6 [Deleted]'s plan actually states that the firm's proposed subcontracting to small business concerns goal would be 24 percent of the total subcontracted work value, and not of the total contract task order dollars. See [Deleted] Subcontracting Plan, attach. A, Goals for Individual Subcontracting Plan, at 1.

7 Unisys, which did not have any exchanges with the agency, also complains that it was treated unequally. Unisys Protest at 24-25.

8 Traditional responsibility factors may be comparatively evaluated in a negotiated procurement as part of agency's technical evaluation and not as a matter of the offeror's responsibility. See Medical Info. Servs., B-287824, July 10, 2001, 2001 CPD para. 122 at 5; Nomura Enter., Inc., B-277768, Nov. 19, 1997, 97-2 CPD para. 148 at 3. In this regard, the protesters cite numerous decisions of our Office, in which the small business subcontracting plans were assessed in the agencies' technical evaluations and were the subject of discussions. See, e.g., Southwest Educational Dev. Lab., B'298259, July 10, 2006, 2006 CPD para. 105; Coastal Mar. Stevedoring, LLC, B'296627, Sept. 22, 2005, 2005 CPD para. 186.

9 Accepting the agency's argument distinguishing between the subcontracting plans submitted in the offerors' technical/management proposals and general contracting information proposals would mean that offerors could submit different and inconsistent plans. For example, an offeror could promise to exceed the subcontracting goals in its technical/management proposal and receive evaluation credit for doing so, yet propose goals that were merely acceptable in its plan submitted in its general contracting information proposals. (The plan submitted with the offerors' general contracting information proposals were incorporated by the agency into the contracts awarded under the solicitation.) Or as presented here, an offeror's small business subcontracting plan could be determined to be acceptable in the agency's technical evaluation, but the firm's plan in the general contract information proposal could be found unacceptable because the plan failed to satisfy the RFP's mandatory goals. Such an inconsistency in an offeror's subcontracting plan could not reasonably be ignored by the agency in its evaluation of proposals. See TRW, Inc., B-254045.2, Jan. 10, 1994, 94-1 CPD para. 18 at 11 (agency improperly failed to resolve through negotiations its evaluated negative concerns with the awardee's technical proposal, caused by its apparent inconsistency with the cost proposal).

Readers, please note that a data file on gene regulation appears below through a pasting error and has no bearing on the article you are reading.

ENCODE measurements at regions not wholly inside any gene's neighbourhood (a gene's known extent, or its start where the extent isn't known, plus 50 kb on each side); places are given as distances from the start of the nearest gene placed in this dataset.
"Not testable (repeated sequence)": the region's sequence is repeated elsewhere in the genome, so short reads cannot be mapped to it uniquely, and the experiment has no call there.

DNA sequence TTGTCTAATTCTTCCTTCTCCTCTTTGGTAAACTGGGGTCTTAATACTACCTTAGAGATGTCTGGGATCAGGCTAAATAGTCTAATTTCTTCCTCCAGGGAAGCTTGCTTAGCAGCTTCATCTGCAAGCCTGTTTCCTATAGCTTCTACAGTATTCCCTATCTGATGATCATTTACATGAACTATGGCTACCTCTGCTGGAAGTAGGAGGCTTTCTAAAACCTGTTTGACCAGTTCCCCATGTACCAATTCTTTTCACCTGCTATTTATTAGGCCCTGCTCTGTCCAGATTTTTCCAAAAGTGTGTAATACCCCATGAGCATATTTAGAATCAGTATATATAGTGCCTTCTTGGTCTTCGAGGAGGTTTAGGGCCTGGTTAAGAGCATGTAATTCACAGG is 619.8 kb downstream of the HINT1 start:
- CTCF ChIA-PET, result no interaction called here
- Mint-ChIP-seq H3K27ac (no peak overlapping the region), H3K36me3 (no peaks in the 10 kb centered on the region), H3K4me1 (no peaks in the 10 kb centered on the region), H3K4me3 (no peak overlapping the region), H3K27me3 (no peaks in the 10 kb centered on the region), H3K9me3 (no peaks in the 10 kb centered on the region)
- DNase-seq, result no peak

10 Although the record does not document exactly what was provided to the SSA with respect to the exchanges with the offerors, the record does evidence that the SSA was informed by the SSAC of the areas (including the small business subcontracting plans) that were the subject of the exchanges. See AR, Tab 788, SSA Decision Briefing, at 190.